Effective October 26, anyone on any incoming flight to the U.S., citizen or not, will be subject to stricter passenger screening. Security checks may include more detailed inspections of carry-on bags and electronic devices, as well as interviews at boarding gates or check-in areas. These measures replace a March ruling that banned travelers from ten Middle Eastern cities from bringing laptops and other large electronic devices into the passenger cabin. That rule was implemented amid concerns that the devices could be used to hide explosives. That ban was lifted in July after airlines began using scanner-type devices on electronics and implementing other, more stringent, pre-boarding screening standards. Some airlines are swabbing passengers' hands to check for explosive residue.
I want to offer some perspective on the consequences and scope of this contentious issue.
I recently took a trip from my home near Detroit to Philadelphia. Since my trip was entirely domestic, I did not experience the new security measures associated with this new screening. I did, however, experience inconsistencies in our country’s domestic security. On each leg of my trip, I was ushered into a different security line; the items I had to remove or reveal for the scanners differed. At one airport, when I began to remove my shoes, a security officer said to me, “We’re not doing shoes today.” I thought to myself: How can shoes be dangerous one day and not another? Why would two airports in the same country have inconsistent policies? Wouldn’t each passenger be checked the same way, each day, in each airport across the country?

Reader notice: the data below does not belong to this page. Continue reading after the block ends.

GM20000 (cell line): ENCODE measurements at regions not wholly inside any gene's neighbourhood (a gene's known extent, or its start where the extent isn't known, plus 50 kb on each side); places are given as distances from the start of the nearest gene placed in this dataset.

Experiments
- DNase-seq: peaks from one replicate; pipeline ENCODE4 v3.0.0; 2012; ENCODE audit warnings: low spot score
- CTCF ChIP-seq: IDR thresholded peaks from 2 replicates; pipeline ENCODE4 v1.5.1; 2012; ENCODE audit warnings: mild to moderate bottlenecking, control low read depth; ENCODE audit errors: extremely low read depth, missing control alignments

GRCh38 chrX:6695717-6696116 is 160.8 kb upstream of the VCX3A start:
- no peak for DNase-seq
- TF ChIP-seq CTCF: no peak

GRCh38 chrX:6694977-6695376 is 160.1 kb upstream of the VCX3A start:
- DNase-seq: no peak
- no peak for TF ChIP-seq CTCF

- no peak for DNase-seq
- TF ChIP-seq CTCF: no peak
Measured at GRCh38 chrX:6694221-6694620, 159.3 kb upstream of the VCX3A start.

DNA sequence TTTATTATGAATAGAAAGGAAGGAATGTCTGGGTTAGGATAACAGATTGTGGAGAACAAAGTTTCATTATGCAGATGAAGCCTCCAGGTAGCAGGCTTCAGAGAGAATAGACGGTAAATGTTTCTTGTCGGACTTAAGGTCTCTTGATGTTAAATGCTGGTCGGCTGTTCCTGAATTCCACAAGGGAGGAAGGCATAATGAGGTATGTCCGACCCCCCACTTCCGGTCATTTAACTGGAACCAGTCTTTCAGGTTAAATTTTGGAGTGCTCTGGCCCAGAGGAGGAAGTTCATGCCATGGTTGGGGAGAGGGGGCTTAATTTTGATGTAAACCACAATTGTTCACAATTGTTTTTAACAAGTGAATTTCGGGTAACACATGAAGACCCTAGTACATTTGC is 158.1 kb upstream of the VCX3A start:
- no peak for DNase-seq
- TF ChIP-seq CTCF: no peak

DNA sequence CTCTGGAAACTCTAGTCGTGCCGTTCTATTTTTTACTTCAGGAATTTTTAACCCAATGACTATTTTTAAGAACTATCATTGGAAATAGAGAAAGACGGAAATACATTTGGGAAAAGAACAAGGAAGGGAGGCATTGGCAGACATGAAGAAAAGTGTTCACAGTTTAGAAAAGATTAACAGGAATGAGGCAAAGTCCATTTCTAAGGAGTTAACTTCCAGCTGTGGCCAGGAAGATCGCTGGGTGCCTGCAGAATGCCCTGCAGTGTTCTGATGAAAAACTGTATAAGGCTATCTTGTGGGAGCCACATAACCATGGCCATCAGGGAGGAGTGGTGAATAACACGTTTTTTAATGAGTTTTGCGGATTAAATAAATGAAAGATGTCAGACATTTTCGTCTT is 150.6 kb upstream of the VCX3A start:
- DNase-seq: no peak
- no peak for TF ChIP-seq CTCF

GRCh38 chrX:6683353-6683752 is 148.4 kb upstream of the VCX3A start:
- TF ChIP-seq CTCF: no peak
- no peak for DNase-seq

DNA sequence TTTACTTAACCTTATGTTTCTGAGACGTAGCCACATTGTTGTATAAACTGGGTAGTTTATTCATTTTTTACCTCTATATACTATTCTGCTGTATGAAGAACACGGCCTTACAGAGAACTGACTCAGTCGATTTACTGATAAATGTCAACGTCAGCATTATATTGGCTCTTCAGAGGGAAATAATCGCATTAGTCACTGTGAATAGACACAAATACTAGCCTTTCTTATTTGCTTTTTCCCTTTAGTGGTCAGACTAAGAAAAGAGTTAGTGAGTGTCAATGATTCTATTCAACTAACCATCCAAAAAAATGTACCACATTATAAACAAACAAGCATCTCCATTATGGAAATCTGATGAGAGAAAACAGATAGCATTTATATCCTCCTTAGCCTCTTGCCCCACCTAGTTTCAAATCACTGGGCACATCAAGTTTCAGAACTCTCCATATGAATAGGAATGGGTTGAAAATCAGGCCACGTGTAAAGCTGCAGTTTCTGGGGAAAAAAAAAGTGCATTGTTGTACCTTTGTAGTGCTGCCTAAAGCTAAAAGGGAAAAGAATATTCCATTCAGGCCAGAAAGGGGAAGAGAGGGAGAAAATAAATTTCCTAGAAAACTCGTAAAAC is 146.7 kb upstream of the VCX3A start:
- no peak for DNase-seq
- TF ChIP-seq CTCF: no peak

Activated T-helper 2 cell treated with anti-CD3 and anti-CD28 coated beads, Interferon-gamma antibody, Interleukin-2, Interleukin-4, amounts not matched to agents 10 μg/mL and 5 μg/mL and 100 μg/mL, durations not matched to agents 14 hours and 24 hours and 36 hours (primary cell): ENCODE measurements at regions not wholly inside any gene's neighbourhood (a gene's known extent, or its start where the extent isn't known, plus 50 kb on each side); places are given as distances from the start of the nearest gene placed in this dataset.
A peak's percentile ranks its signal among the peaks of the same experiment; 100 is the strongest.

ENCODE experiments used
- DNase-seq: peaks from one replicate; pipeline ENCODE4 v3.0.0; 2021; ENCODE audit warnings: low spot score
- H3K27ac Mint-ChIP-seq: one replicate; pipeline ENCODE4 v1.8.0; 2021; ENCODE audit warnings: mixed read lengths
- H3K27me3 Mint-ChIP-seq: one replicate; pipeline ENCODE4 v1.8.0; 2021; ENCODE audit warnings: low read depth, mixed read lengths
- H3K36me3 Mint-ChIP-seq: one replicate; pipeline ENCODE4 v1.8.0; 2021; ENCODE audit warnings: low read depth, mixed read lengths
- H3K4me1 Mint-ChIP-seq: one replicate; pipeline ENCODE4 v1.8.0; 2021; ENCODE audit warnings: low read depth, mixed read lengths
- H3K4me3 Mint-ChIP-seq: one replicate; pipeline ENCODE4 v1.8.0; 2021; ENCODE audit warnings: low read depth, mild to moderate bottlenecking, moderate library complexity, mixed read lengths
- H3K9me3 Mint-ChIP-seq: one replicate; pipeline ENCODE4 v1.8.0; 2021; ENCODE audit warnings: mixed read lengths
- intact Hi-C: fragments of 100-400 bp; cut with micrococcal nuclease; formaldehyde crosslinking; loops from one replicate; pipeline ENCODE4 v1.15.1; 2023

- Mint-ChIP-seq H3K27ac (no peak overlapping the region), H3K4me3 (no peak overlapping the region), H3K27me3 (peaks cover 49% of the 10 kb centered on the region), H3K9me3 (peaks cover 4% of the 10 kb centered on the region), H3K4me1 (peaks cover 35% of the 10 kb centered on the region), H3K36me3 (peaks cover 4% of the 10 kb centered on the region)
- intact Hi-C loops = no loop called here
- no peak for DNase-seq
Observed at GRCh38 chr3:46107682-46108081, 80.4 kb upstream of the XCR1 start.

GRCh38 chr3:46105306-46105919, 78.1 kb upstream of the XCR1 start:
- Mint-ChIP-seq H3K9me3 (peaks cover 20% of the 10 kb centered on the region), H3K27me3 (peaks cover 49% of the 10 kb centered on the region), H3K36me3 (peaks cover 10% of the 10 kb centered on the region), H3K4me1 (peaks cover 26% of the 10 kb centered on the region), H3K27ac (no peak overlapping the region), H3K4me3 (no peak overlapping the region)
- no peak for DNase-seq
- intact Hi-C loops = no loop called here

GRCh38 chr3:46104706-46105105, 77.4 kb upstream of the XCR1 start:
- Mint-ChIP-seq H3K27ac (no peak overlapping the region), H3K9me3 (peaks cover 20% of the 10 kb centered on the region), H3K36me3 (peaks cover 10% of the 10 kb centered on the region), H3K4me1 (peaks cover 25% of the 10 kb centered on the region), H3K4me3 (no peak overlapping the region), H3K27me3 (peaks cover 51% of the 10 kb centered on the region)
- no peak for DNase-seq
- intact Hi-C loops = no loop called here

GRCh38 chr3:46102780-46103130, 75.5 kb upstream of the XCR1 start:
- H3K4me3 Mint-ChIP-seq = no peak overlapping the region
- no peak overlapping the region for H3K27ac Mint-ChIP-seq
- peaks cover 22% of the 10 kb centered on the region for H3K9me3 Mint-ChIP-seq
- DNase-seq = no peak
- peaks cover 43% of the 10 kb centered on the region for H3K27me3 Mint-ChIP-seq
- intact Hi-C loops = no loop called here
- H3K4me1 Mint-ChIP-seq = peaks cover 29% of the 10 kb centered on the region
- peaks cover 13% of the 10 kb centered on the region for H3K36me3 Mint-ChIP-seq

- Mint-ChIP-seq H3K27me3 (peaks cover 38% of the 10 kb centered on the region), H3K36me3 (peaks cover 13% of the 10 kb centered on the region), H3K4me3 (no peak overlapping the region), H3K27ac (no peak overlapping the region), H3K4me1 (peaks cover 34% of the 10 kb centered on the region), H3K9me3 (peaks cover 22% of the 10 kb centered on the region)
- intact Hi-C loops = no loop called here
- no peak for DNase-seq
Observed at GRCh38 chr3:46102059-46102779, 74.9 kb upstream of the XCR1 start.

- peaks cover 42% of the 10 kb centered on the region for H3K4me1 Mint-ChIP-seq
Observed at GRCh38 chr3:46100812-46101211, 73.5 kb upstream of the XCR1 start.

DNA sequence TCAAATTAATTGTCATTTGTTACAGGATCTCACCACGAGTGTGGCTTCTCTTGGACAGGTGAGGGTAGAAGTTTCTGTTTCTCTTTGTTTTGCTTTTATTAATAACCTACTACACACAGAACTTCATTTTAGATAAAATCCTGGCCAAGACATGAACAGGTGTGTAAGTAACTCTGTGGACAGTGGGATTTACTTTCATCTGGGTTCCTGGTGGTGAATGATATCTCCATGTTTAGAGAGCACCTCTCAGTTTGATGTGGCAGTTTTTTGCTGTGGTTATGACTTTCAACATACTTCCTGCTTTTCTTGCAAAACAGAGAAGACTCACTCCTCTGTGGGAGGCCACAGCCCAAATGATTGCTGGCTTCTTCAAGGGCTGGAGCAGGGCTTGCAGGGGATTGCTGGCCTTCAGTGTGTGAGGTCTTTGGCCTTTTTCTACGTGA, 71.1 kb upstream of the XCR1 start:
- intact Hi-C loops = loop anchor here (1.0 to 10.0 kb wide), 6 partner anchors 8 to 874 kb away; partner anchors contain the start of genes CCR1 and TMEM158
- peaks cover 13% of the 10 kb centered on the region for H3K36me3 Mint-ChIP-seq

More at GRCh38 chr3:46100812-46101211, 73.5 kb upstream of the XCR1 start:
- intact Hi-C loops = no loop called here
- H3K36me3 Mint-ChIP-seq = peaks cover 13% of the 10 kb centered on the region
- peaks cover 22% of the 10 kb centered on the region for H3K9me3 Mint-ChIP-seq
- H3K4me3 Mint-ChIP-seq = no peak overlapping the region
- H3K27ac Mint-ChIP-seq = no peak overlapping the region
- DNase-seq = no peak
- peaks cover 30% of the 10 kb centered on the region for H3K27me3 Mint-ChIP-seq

This post is not intended to criticize; perhaps there are differences in the security threats posed to each and every city nationwide. Who am I to judge? However, inconsistency prompts questions, especially as it relates to international travel. If airlines and their personnel cannot consistently maintain security standards within our own borders, how can we expect them to do so abroad? Would the day-to-day needs and expectations of foreign airports not also differ from city to city and country to country?
The new rules have already caused some confusion. Five global carriers announced that they would begin the security interviews immediately; however, each provided different interview procedural descriptions, ranging from a questionnaire to a thorough interview by an airline employee.
Again, I am not criticizing; I am only asking questions. Perhaps these new security measures are as reliable as we wish them to be. Most measures will be conducted by airline ground personnel, the same people whose primary job is to get passengers aboard their flights on time and efficiently. So, what if speed and efficiency trumps security on any given day? Is security less important on busier flights?
Perhaps there is no price too high for our security and any additional measures are a step in the right direction. Here are some things that an international traveler can do to help:
Know the new security rules before travelling.
Plan for delays. Check with the airlines on how early you should arrive for your flight and plan extra time to get through security. Most international airlines are advising 3 hours prior to departure.
Know what items are banned from luggage.
Put items in see-through bags inside your luggage and make sure computer cables, etc. are easy to identify (don’t stack).
Pack electronic devices so they can be easily removed for inspection. Make sure they are charged in the event they need to be turned on for inspection.
Have travel documents readily available for inspections, including photo ID, passport, etc.
During the security interviews, passengers should answer the interviewers’ questions calmly and honestly.
Safe travel is a team effort. It requires trained, professional, and efficient screeners as well as knowledgeable, cooperative, and prepared passengers. The ultimate goal of these new rules is to keep all of us safe as we travel the world. As airlines and governments work out systemic kinks, let’s do our part and cooperate with the process, whatever it may be.